Beginning from point B, the market experiences another downtrend to point C. However, the strength of the second leg down (BC) isn’t as strong as the first XA trend lower.
Additionally, point C generally retraces about 38.2% to 88.6% of the AB leg. As a result, point C is a partial retracement of AB, and doesn’t break below the low price at point A. Apply another Fibonacci drawing starting from point A to point B, and activate the 38.2% and 88.6% levels. Point C should fall inside that zone, which has been created by Fibonacci retracement levels.
After this false trend lower is over, the market then rallies hard, breaking above point X. This new high becomes point D. Point D can be measured and anticipated ahead of time to be an extension of the length of XA by a factor of 1.27. The 127% figure from our first Fibonacci retracement drawing has come back to provide a potential target.
Keep in mind, these retracement levels and target zones are just that — zones. It’s rare for prices to reverse exactly at these price levels. Therefore, look for a reaction to take place nearby. In some instances, prices may fall a little short or move slightly beyond these zones. If prices do move beyond these zones, you would want to see a sharp reversal, indicating the market is respecting these pivot zones.
As Bitcoin’s price rallied into the early portion of 2021, momentum began to slow, and Bitcoin started a topping process — which carved a bearish butterfly pattern.
On March 13, 2021, Bitcoin starts a small correction to the March 25 low. The 78.6% retracement level of this correction is at $59,326. Then, the price rallies to a high of $60,365 on April 1, marking point B. This price high is about an 85.8% retracement, a little larger than the ideal 78.6%, which is okay.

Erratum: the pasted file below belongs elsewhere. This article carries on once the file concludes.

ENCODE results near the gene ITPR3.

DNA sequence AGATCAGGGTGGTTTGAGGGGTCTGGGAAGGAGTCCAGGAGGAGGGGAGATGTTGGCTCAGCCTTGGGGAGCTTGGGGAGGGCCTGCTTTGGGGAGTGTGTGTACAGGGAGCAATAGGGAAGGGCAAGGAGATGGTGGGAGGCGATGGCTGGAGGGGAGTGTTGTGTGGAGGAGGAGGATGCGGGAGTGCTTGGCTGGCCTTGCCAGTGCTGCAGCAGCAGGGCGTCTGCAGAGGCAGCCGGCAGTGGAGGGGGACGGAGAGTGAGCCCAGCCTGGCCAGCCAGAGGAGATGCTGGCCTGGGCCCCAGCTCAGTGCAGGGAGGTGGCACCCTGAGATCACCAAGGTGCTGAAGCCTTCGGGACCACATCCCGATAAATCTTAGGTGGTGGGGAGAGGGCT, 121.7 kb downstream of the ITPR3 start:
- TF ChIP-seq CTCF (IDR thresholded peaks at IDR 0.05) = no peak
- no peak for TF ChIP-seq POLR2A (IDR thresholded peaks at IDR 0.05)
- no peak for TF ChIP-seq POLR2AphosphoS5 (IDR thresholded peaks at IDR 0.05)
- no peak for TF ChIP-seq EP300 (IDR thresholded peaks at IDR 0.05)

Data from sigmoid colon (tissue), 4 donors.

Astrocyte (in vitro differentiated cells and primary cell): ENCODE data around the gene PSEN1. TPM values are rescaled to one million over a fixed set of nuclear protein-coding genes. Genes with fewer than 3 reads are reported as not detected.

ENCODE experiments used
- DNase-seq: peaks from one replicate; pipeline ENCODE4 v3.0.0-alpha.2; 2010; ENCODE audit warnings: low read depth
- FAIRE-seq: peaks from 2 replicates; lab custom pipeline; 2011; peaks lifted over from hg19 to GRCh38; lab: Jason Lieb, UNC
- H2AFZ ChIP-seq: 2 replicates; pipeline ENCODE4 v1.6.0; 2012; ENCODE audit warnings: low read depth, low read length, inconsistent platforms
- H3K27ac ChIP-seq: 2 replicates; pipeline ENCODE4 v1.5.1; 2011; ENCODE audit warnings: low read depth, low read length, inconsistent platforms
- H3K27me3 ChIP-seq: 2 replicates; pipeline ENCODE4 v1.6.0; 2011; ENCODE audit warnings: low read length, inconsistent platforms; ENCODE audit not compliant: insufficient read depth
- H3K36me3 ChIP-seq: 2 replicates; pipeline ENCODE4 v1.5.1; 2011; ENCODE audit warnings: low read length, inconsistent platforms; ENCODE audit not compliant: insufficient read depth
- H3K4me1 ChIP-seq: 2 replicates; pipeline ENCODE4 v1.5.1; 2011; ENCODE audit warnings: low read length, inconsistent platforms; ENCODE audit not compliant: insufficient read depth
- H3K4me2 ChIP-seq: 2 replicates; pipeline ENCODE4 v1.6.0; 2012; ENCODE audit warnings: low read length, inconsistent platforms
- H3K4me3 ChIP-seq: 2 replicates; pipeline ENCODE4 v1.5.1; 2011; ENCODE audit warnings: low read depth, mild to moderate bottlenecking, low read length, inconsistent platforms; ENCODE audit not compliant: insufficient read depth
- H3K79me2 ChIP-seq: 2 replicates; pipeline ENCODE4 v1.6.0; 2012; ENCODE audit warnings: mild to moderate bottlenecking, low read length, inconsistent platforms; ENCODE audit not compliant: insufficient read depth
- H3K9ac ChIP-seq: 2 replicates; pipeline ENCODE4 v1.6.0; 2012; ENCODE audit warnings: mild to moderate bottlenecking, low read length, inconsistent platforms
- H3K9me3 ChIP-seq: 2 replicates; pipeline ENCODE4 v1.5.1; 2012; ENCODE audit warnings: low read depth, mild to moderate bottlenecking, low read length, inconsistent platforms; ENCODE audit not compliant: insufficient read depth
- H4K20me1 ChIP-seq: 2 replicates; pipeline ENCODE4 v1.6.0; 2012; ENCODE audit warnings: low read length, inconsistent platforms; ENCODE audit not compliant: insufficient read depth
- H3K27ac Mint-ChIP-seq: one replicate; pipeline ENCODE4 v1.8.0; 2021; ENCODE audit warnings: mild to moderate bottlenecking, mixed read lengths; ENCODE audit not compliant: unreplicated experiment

Then, another correction lower leads to point C, which is a 49.0% correction of the A to B uptrend. This is right in the middle of the 38.2% to 88.6% corrective zone, considered normal for the butterfly pattern.
Beginning April 7, Bitcoin undergoes one final rally to complete the formation. Within butterfly patterns, the final high typically registers around the 127% extension of the XA trend. In this case, for Bitcoin, the 1.27 extension is estimated at $65,573. This rally carries to new all-time highs and tops out at $64,999, less than 1% from the estimate, arriving at a 1.26 extension.
At Bitcoin’s high in April 2021, a beautiful bearish butterfly pattern has been completed.
How to Trade the Harmonic Butterfly Pattern
Once you’ve spotted a potential butterfly pattern, setting up a trade opportunity is fairly straightforward. Due to the harmonic wave nature of this formation, we can identify its potential reversal zone ahead of time. That way, if the price does make its way to that zone, we can look for symptoms of a change in trend.
From late August to September 2021, Ether (ETH) appears to be carving a bullish harmonic butterfly pattern. The geometry of the form meets idealized parameters.
For example, point B retraces 99.8% of the XA trend. This is a little more than we’d like to see. However, that deep retracement is immediately met with buyers, and the price pushes higher, leaving behind a very long downside wick. Over the next several days, Ether (ETH) tries to push lower, back to the 78.6% retracement level and is immediately met with buyers. Though the initial dip is larger than 78.6%, you can see how the market’s geometry is trying to carve this pattern.
The subsequent rally to point C retraces 67.0% of the AB trend, which is normal. This generates a potential bullish reversal zone for point D at $2,718.05.
The price then dips, and corrects just beyond the 127% target zone, having started to rally.
How would a trader manage this trading opportunity?
Placing a Long Entry Position
When Ether tagged the target zone, it left behind a large downside wick. This is evidence of buyers rushing to support the market’s pricing, as they believe ETH to be a good value.
The simplest way to set up the long entry is to use a breakout trade. This can be set up with a downward sloping resistance trend line that, when broken, can act as the entry signal.
Or, you can identify horizontal levels of resistance and wait for the price to break above, signaling a long entry.